Ariaferma (The Inner Cage) | 2021 Venice Film Festival Review
Guards and Monsters: Costanzo Finds Humanity in Balanced Ratios
Utilizing the novel opportunity of how power wanes in the crumbling of an institution’s viability, Italian director and documentarian Leonardo di Costanzo presents a quiet microcosm in his third narrative feature, Ariaferma (The Inner Cage). Headlined by the sterling Toni Servillo as a gruffly benevolent captain of the guard, it’s a familiar if sometimes interesting presentation of the waning necessity of rigid sanctions hobbled by sloppy bureaucracy.
Although it also highlights how the proper care of inmates demands a well-balanced ratio of prisoners vs. guards, Costanzo leans heavily into forced connections to conjure emotional depths the narrative never authentically earns. Suggesting empathy between these two opposing camps is only possible under the almost impossible accidental conditions, at least as conceived here, it’s often a rather hokey tale about men opening their eyes to each other for the first time when rigidly designed futures are suddenly tenuous.
Mortana, a 19th century (imaginary) prison in a remote and unspecified part of Italy, has been decommissioned for use. Due to some bureaucratic snafus, a handful of the prisoners must stay behind at the prison while their paperwork for transfers is sorted. A handful of guards must also stay behind, led by their captain, Gaetano (Servillo). All visits and activities are suspended, with an outside company delivering meals. However, the prisoners are intensely unhappy with the food being served, and in this suspended, uneasy atmosphere, engage in a hunger strike. To avoid issues with the commissioner, Gaetano consults the unofficial leader of the prisoners, an ex-mafia boss known as Lagioia (Silvio Orlando), who insists he cook all the meals for the remainder of the current situation. Gaetano relents, leading to a relaxation in other various rules, allowing the men to develop more personable relationships.
Despite some committed characterizations from Servillo and Silvio Orlando, (both actors have been prominent in the Sorrentino stable), their “hard won” camaraderie never feels genuine. Begrudgingly, the mafia boss and the captain guard learn to respect one another, but there’s the queasy possibility this house of cards could all collapse into some kind of Assault on Precinct 13 scenario at any given moment (and one may keep wishing it would catapult itself out of maudlin lethargy by doing so).
Servillo is usually best served in his roles as an irascible playboy (The Great Beauty, 2013) or as an imposing criminal figure (Il Divo, 2008), and his Gaetano often feels a bit stiffly hewn, stuck in a good cop/bad cop dichotomy with a colleague played by Fabrizio Ferracane. Both sides seemingly unite over the care of an unfortunate youth, Fantaccini (Pietro Giuliano) who mugged and brutally beat a man, now facing a considerable prison sentence. A product of the foster care system, his anguish is painted in cliches, the worry of suicide supposedly genuine from both Gaetano and Lagioia. It’s this connectivity where Ariaferma often feels the most contrived, conjuring more interesting elements through the banality of Lagioia becoming a makeshift chef following the hunger strike born of intersecting frustrations.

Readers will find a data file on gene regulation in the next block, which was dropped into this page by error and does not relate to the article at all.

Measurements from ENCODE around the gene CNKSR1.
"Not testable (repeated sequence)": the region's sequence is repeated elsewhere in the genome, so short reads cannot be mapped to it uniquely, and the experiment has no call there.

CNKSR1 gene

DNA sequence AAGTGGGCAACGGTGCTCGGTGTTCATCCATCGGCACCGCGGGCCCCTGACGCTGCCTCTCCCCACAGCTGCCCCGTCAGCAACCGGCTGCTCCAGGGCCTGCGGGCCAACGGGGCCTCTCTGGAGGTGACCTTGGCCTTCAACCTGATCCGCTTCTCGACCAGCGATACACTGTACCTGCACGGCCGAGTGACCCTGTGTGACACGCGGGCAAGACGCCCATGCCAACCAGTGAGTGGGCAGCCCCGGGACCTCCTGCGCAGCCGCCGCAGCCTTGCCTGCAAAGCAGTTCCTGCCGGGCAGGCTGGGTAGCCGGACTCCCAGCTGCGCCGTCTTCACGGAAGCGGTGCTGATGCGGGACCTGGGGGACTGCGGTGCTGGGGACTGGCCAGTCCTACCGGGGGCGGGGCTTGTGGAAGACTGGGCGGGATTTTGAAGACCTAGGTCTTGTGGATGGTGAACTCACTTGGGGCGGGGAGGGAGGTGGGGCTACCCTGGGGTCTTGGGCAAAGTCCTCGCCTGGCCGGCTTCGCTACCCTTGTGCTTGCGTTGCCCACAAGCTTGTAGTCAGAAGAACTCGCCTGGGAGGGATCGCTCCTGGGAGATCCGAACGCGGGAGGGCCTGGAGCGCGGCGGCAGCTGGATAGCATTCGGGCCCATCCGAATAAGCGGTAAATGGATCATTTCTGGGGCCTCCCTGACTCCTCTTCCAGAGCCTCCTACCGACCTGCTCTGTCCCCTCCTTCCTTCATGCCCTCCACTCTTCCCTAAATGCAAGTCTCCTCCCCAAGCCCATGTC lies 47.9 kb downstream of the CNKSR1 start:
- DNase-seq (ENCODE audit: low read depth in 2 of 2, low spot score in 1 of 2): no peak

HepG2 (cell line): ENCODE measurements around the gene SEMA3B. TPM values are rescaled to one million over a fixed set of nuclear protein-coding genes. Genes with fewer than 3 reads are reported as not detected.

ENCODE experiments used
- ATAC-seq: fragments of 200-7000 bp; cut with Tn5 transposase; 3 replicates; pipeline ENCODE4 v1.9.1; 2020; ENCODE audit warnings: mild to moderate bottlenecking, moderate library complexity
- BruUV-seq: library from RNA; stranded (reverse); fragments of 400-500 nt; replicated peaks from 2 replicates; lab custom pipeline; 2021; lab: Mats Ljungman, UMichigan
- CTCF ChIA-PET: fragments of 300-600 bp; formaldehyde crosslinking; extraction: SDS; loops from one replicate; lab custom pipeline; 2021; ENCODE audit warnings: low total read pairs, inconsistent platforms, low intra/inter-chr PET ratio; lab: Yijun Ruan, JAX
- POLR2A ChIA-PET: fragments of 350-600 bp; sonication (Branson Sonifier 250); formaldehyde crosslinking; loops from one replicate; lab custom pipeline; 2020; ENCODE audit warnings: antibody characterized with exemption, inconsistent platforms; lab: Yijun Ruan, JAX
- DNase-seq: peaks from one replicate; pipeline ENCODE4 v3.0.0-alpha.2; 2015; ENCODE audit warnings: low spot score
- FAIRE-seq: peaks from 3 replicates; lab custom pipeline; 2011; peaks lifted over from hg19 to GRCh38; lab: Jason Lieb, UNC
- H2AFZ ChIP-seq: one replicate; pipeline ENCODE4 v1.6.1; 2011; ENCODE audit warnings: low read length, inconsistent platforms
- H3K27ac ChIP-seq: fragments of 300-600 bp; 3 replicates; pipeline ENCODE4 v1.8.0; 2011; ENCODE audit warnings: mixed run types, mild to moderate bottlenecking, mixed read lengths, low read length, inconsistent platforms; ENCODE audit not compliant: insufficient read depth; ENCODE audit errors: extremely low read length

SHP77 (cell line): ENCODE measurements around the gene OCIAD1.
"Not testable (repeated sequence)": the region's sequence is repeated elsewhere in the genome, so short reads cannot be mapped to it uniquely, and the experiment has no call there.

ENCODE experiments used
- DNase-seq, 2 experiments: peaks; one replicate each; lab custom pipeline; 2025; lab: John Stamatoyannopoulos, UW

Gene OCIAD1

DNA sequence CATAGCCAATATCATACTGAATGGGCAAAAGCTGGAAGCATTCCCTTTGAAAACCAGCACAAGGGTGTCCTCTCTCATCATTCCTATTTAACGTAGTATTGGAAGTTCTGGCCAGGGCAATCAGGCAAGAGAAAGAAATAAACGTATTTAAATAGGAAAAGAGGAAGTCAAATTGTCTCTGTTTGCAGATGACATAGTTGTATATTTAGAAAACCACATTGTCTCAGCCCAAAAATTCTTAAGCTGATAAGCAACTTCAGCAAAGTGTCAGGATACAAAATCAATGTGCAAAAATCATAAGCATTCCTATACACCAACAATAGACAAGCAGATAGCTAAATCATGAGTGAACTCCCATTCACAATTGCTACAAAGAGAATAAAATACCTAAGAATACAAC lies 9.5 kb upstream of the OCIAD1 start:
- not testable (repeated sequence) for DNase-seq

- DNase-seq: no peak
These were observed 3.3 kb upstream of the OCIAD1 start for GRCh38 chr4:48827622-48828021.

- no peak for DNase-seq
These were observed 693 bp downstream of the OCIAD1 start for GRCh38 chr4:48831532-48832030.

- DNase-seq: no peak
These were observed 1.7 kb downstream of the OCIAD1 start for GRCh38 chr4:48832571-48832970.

Stuck mostly within the confines of the prison, an infrastructure in which the interior feels like a mausoleum, Costanzo’s limitations force a variety of obvious scenarios for dramatic finesse. Following the hunger strike and a catalyzing empathy for the anguished youth, there is the inevitable power outage, furthering even greater relaxation of rules. What feels like a last supper scenario unfolds, guards breaking bread with inmates and even sharing a bottle of wine. By the time the narrative reaches this point, the film feels as if its wheels are spinning. Inevitably, this transitory period comes to an end, with prisoners pilfered off to their next destination, the guards eventually to be assigned their next post.
Both bands of men, law enforcement and criminals, will continue to exist in this limbo required by captivity. What we’re likely meant to feel is the exhausting futility of the judicial system, the rippling cost of humanity reaching beyond those destined for such punishment. Ultimately, Ariaferma feels too obvious on all its fine points and only accomplishes an examination of ideas, forgoing the careful construction of characters which could have more powerfully underlined its intentions.
Reviewed on September 5th at the 2021 Venice Film Festival – Out of Competition. 117 Mins